But where this scene really loses me, is Claudius’s death.  I know he’s a murdering scumbag, but is there a chance that’s a touch of overkill?  Dude gets impaled with a flying fencing foil (still envenomed), pinned to his chair by a falling chandelier (complete with Tarzan!Hamlet) and then forced to drink poisoned wine.  Cathartic?  Yes.  A little silly?  Definitely.

And in the midst of all this we also kill Osric.  Because we can.

For all this death and drama and use of every stage combat technique you learned in school, we give this award to your film, Mr. Branagh.  Please share it with Mr. Powell and your stunt coordinator Simon Crane.  Congratulations.

The Mountains Outside Dallas Award

It’s that time of year again.  This morning, writers, actors and directors awakened at insane hours, not to be at the set on time, but to listen to the nominees for Ye Olde Oscars.  It’s that whirlwind season of awards galore:  Grammy’s, Golden Globes, SAG Awards, Razzies…..  So why not add a few more commendations to the honors already bestowed on Film, Music and TV?

But unlike the major awards, we at It’s My TV….It’s My Peanut Butter understanding that properly recognizing a work means going beyond the best (or worst) actor in a limited time period, looking deeper than just the best adaptation of last 365 movie watching days, and seeing more than just the ubiquitous on-screen kiss.  Some elements of film and television are so rarely captured, that not every year yields an example truly worthy of an honor.  The absence of awards for these –how shall we phrase this?– “less mainstream” elements means that we are forced to look backward to pay homage to the great works before as well as to present day efforts.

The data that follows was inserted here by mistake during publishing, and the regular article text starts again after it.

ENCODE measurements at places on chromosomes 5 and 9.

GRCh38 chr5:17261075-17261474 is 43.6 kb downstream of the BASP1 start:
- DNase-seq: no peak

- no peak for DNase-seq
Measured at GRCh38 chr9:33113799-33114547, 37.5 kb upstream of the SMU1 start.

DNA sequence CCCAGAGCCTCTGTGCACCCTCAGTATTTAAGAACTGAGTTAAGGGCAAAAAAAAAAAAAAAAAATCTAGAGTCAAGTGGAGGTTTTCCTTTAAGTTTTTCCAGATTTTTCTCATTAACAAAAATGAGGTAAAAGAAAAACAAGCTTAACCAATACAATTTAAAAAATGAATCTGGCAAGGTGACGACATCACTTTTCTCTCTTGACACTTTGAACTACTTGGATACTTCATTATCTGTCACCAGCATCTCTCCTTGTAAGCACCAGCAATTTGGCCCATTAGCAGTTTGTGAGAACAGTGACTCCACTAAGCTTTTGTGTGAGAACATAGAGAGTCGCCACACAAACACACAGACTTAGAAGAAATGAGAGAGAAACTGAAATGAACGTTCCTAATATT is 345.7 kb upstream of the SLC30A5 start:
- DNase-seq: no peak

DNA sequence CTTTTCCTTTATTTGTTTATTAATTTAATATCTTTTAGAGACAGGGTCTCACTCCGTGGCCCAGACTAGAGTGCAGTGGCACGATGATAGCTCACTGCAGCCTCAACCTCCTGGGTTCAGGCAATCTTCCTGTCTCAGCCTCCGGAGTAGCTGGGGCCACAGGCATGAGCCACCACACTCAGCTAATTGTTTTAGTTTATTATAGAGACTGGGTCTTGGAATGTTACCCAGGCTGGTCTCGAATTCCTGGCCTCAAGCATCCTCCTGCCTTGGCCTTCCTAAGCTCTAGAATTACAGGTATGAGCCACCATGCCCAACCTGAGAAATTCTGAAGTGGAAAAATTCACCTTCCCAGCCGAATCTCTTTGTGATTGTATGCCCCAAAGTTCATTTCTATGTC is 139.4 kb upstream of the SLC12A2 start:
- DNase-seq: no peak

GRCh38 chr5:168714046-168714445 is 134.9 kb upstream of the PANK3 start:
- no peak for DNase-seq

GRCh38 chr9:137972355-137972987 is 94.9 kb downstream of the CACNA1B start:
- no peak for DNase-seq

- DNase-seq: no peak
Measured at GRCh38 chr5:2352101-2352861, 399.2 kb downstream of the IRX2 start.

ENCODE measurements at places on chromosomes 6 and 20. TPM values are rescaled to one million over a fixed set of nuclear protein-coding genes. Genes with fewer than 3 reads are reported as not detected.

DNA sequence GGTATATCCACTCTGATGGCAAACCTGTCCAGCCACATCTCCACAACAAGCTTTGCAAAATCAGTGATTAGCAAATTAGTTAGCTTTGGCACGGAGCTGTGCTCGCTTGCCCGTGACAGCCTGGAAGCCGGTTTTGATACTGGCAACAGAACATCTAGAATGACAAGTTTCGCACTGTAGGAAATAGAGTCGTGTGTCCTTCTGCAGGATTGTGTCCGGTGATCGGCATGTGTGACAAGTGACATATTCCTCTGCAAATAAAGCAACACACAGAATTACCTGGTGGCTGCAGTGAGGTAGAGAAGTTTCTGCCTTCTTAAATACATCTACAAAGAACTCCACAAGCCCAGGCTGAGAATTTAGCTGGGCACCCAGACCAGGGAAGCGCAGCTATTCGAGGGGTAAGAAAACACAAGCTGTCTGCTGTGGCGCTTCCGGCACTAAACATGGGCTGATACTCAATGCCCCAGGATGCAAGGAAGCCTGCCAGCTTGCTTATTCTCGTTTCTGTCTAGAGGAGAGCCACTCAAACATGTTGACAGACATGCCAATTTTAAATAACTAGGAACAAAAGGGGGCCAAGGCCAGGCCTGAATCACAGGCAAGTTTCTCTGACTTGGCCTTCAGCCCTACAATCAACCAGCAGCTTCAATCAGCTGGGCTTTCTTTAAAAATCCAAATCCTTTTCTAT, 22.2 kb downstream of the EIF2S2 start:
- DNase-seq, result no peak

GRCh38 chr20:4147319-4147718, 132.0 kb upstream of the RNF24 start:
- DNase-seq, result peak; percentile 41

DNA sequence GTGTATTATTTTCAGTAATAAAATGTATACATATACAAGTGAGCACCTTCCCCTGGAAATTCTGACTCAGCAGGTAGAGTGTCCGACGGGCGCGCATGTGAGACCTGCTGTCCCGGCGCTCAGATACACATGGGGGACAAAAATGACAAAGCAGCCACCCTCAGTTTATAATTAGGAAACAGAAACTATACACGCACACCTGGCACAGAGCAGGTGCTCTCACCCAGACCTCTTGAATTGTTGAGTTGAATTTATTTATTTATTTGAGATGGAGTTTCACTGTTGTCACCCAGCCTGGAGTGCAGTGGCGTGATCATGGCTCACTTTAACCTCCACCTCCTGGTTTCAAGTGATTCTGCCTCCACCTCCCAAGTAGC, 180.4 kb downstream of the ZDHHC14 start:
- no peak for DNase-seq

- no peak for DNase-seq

And so, we submit to you the first of many very different award categories here at It’s My TV….It’s My Peanut Butter:

The Award for Outstanding Geographic Inaccuracy In a Feature Film

Once upon a time a girl, transplanted from her life in Texas to a new life in Virginia went to see a movie about alien conspiracies.  She settled in, surrounded by native Virginians as the lights dimmed and the film began.  And when it was over, she was the only one left thinking that the real conspiracy lay not in the massive alien space-ship hidden under an ice-shelf in Antarctica, not in the alien-virus-take-over plot allegedly being enacted by a shadow government.  No, the darkest, most sinister, un-explained phenomenon was the fact that Dallas, Texas was shown in the middle of a desert….with massive mountains behind a skyline which looked nothing like the real thing.

And no one else in that theater was confused.

Geographic Inaccuracy.  It plagues everything from animated features, to your favorite weekly TV series.  Sometimes there are just limits to how many places you can imitate using only Southern California, or the Greater Vancouver area, but some errors are so heinous, so erroneous that you question whether even the most remedial geographic education would be able to help the folks in Film and TV who managed not to care enough to right the wrong.

In the Category of “Outstanding Geographic Inaccuracy in a Feature Film” we are pleased to honor X-Files: Fight the Future for its stunningly inaccurate portrayal of Dallas, Texas.

A city with an average annual rainfall of between 32 and 48 inches, located in a region where the elevation ranges from approximately 450 ft. to 800 ft. above sea level (across the entire Dallas/Ft. Worth Metroplex–an area covering thousands of square miles).  And yet, flying in the face of common sense and what would probably have been minimal impacts to budget, the X-Files folks still decided to try and pass off establishing shots of a desert-mountain backdrop with a bone-dry desert foreground for this well known, flat and (relatively) green Texas city. Wow.

For this shocking abuse of basic geography, we at It’s My TV….It’s My Peanut Butter shall, henceforth, refer to this illustrious category not simply as “Outstanding Geographic Inaccuracy” but as   “The Mountains Outside Dallas Award” for Outstanding Geographic Inaccuracy in a Film.  Congrats.  Your lack of simple research brought a whole new conspiratorial level to this already paranoia-heavy picture.